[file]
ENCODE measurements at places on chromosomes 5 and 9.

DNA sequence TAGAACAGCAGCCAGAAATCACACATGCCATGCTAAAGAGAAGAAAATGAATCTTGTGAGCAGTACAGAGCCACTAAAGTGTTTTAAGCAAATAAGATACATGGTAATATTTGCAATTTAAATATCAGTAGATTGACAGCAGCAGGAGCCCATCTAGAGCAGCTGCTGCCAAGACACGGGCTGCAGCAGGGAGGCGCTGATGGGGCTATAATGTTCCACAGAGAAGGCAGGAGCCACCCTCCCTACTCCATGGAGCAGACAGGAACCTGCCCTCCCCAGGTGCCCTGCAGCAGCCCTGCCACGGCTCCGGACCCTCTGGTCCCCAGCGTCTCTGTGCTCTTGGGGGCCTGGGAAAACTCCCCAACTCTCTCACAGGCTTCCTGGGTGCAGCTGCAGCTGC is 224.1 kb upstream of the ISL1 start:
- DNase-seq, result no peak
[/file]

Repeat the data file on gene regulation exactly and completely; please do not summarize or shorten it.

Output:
ENCODE measurements at places on chromosomes 5 and 9.

DNA sequence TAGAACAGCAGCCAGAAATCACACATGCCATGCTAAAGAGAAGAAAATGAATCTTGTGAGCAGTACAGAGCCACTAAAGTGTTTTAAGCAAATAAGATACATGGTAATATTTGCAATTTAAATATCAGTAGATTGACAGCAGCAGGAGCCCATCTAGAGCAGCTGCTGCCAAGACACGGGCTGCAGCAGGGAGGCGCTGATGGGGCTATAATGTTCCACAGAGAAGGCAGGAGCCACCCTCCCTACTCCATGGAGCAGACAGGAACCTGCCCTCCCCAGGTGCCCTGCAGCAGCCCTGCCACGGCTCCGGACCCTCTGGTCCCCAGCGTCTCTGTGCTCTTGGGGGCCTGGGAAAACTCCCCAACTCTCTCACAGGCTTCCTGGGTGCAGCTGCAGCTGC is 224.1 kb upstream of the ISL1 start:
- DNase-seq, result no peak